J.S. Bedi, J.
1. The story for the prosecution briefly runs as under:
On the 10th January 1962, near Partap Bagn, Jullundur City, A.S.I. Kartar Singh accompanied by Kesho Dass, Excise Sub-Inspector, Santa. Singh and Shiveharan Lal P. Ws. were patrolling, when the petitioner was found corning carrying a Jhola. On suspicion the Jhola carried by the petitioner was searched which contained a bladder full of illicit liquor, The liquor was transferred1 into three bottles after taking a sample out of it which was later on sent to the Chemical Examiner who was of the opinion that the liquor was of illicit origin. Case against the petitioner was registered and he was sent up for trial which was held by Shri R.D. Sayal, Magistrate 1st Class. Jullundur, who, vide his order dated the 23rd July, 1962, found the case against the petitioner proved under Section 61(1)(a) of the Punjab Excise Act, 1914, convicted him accordingly and sentenced him for four months' rigorous imprisonment besides a fine of Rs. 200/- on the ground that the petitioner was a previous convict. The petitioner went up in appeal which came up before Shri Ram Lal Aggarwal, Sessions Judge, Jullundur, who on the 29th August 1962 maintained the conviction and sentence imposed upon the petitioner and dismissed his appeal. He has now come up to this Court in revision challenging the above mentioned order of the Sessions Judge.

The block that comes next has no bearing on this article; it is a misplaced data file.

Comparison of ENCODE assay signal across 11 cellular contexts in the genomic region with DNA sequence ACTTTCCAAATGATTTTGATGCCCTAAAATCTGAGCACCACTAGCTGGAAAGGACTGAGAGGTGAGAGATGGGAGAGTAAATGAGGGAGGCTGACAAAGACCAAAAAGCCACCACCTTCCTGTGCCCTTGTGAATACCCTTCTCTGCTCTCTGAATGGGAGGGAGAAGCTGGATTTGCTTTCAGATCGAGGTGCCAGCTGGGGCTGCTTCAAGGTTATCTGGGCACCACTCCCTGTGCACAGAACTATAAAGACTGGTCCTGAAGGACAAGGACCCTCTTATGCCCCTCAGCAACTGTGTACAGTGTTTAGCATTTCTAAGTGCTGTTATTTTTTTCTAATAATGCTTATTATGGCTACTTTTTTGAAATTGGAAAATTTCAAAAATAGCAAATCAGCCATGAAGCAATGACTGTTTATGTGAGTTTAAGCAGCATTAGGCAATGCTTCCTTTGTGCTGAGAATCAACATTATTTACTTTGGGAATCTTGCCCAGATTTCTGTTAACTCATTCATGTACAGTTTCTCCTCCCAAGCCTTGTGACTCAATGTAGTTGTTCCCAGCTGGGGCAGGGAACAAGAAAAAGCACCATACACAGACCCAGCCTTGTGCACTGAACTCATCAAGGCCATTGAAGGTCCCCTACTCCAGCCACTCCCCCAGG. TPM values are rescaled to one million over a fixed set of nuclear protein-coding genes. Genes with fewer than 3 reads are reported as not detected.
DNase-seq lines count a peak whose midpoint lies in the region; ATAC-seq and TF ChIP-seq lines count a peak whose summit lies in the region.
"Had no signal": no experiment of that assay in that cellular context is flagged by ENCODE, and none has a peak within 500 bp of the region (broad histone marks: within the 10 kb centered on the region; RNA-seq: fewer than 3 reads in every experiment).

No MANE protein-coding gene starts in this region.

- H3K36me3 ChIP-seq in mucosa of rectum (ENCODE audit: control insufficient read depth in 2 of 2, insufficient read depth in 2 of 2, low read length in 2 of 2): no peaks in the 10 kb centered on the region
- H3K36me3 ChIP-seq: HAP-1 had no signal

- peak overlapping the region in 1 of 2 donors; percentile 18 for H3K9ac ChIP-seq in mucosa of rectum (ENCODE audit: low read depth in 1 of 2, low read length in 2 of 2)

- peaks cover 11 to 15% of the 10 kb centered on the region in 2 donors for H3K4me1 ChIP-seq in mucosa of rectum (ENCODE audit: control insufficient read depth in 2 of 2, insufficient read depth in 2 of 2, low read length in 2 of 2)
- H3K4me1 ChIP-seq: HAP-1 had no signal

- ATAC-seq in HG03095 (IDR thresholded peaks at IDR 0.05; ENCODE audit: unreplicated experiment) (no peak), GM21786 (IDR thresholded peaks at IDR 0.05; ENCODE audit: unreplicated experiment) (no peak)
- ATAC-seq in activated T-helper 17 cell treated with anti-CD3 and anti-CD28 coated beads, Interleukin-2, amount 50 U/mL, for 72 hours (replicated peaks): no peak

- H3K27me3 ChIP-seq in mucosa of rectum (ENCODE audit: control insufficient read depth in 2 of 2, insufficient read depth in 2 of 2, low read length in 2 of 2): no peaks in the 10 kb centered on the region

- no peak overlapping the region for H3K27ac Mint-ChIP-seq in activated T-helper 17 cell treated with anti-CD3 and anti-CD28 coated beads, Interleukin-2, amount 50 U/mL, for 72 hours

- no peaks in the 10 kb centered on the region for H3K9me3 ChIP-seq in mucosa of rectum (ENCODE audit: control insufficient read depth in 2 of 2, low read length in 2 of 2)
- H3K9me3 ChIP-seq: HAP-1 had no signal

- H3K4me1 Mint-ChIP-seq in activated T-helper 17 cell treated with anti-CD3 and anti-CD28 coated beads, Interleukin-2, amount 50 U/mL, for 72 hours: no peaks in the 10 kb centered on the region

2. The learned Counsel for the petitioner submitted that Shiveharan Lal and Santa Singh P.Ws. have been appearing in police cases before and, therefore, should be dubbed as stock witnesses and consequently their statements should be ruled out of consideration. This proposition, however, is untenable for the reason that merely because a person appears for the police as a witness is not enough to dub him as a stock witness and altogether unreliable unless some strictures against such a witness have been passed or at least he has beer disbelieved by any competent Court. The most in any case that can be said under the circumstances is that the evidence of such a witness should be scrutinized with care. Now, in the present case besides these two witnesses we have the evidence of Kartar Singh A.S.I. and that of Kesho Dass E.S.I. Against them the petitioner's counsel submitted that they are official witnesses and, therefore, their evidence should be looked with suspicion as they are interested in seeing the success of this case.
It is needless to probe into this matter further as this point has been clinched by a judgment of the Supreme Court reported as Aher Raja Khima v. State of Saurashtra (S) : 1956CriLJ426 in which it was observed that:
The presumption that a person acts honestly applies as much in favour of a police officer as of other persons, and it is not a judicial approach to distrust and suspect him without good grounds therefor. Such an attitude could do neither credit to the magistracy nor good to the public. It can only run down the prestige of the police administration.
It may also be kept in mind that it is a case of revision and the two Courts below have come to a unanimous finding that the recovery of illicit liquor from the petitioner was genuine. The sentence imposed upon the petitioner is the minimum prescribed under the law. The petition, therefore, stands dismissed.